Princess Wilhelmina had died on 28 November 1962 at 1 in the morning in a small staff apartment at her beloved Loo Palace.
As early as 1919, Wilhelmina had settled on a so-called “white funeral.” Her husband had also requested a white funeral, and she observed his wishes upon his death in 1934. In her memoirs, Wilhelmina wrote, “Long before he died my husband and I had discussed the meaning of death and the eternal Life that follows it. We both had the certainty of faith that death is the beginning of Life, and therefore had promised each other that we would have white funerals. This agreement was now observed. Hendrik’s white funeral, as his last gesture to the nation, made a profound impression and set many people thinking.1
The hearse, church and the mourning clothes should be white, while the coffin should be covered with the Dutch flag and an open bible. She refused to have any regalia placed on the coffin. She wanted to have people from all layers of the Dutch society to be present at the funeral as well as deserving military personnel of all ranks. She also did not want to be embalmed.
For several days, her body lay in state in the court chapel of the Loo Palace as people paid their respects. On the evening of 4 December, her body was transferred to the Lange Voorhout Palace in The Hague, which had been the home of her mother, Queen Emma. As her body left the Loo Palace, the anthem “Mein Waldeck” was played. At the Lange Voorhout Palace, people paid their respects as well. Just one wreath was on top of the coffin as it was taken to the Nieuwe Kerk in Delft for burial in the royal crypt – it was from the Dutch resistance. Along the route was an honour guard of 9,000 soldiers. There were no royal regalia as per her wish, but the regalia of the Military Order of William she had been so proud of receiving were there. She did not want foreign representatives to be there, but several members of the extended family were there, such as her first cousin Princess Alice, Countess of Athlone and the Wied family.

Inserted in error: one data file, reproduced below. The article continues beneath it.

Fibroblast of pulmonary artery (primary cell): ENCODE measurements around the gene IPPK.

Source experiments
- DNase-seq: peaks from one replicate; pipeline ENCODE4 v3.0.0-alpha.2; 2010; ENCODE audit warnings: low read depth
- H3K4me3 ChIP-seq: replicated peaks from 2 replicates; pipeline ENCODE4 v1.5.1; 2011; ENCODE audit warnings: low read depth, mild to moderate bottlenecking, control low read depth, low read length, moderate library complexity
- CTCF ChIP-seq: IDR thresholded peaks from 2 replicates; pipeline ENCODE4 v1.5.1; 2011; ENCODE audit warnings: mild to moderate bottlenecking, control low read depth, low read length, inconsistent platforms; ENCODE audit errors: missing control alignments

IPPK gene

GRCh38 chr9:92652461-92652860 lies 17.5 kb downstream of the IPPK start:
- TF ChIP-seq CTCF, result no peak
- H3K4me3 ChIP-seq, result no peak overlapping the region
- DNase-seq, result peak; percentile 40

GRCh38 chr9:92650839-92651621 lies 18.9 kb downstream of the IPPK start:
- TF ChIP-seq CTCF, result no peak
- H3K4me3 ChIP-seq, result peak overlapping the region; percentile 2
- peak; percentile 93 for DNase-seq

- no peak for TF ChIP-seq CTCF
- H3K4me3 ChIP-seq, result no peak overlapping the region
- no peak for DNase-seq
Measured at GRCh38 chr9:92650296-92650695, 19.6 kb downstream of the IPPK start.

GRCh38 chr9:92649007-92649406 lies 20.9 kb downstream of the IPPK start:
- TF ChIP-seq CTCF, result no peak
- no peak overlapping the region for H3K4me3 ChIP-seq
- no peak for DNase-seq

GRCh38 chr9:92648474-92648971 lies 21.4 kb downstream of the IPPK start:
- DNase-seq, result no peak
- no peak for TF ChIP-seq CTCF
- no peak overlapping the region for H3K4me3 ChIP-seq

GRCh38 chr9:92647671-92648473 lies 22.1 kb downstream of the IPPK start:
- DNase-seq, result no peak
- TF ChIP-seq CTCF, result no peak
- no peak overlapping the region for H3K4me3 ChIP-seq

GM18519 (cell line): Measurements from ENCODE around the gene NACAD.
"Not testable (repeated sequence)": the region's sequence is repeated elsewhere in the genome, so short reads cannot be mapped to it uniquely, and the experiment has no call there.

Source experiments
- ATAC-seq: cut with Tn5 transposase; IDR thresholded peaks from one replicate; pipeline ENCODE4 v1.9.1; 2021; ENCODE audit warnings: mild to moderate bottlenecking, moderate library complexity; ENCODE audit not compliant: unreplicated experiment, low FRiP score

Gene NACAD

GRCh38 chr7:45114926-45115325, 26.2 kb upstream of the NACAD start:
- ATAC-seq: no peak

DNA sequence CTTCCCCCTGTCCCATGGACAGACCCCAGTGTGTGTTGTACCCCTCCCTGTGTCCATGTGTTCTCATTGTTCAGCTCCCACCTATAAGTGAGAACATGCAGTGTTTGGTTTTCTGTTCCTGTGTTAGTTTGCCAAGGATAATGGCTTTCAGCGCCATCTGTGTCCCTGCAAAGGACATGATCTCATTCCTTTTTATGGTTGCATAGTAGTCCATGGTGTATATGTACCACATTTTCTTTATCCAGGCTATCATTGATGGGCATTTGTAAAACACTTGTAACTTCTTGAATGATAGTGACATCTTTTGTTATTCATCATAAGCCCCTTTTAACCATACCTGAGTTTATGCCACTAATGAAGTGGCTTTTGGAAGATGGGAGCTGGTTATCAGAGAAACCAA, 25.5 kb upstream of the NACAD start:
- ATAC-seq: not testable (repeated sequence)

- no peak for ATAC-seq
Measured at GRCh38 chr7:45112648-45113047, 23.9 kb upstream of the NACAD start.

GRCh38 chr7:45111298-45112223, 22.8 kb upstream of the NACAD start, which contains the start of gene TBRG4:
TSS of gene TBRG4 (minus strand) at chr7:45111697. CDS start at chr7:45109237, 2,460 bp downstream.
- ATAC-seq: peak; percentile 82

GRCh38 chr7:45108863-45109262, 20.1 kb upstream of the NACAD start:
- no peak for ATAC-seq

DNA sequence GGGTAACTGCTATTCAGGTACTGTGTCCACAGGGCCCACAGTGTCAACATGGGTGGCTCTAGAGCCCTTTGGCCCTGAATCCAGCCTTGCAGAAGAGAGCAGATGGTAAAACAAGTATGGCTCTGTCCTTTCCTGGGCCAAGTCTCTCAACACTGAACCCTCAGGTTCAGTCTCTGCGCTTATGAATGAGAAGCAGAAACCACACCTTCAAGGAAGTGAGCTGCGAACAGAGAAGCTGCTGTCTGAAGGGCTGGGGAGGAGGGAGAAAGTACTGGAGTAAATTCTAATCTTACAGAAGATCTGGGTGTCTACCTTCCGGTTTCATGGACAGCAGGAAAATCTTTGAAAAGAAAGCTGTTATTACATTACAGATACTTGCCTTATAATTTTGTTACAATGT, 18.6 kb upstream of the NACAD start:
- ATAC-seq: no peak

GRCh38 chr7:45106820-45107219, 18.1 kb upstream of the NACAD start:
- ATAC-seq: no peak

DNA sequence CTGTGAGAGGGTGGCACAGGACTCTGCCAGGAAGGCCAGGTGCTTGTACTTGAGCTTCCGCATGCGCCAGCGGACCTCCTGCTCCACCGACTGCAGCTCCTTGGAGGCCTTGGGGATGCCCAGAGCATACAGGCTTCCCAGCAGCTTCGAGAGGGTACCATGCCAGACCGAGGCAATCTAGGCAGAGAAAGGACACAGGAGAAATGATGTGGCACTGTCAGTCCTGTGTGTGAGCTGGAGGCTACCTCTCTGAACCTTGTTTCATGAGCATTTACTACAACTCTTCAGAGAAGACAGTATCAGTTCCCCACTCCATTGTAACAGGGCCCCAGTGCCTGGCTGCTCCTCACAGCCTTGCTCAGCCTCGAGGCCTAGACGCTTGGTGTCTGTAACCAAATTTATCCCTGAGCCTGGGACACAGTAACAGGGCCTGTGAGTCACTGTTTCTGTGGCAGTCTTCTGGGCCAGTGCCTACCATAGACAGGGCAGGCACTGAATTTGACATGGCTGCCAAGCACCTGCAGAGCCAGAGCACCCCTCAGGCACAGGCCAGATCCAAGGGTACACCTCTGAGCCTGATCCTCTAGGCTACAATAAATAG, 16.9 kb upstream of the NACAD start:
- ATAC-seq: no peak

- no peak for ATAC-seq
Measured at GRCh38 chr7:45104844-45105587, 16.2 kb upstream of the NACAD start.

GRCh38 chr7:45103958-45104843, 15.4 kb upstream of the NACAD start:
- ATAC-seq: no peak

In the church were almost 3,000 people who listened to the service held in Dutch by court preacher Berkel and in French by preacher Forget. In the sermon, they addressed the role of the Father of the Fatherland – William of Orange – and also included her mother Emma and her husband Henry and the situation during the Second World War. 2
Her coffin was placed in the crypt next to her husband Henry and her parents King William III and Queen Emma.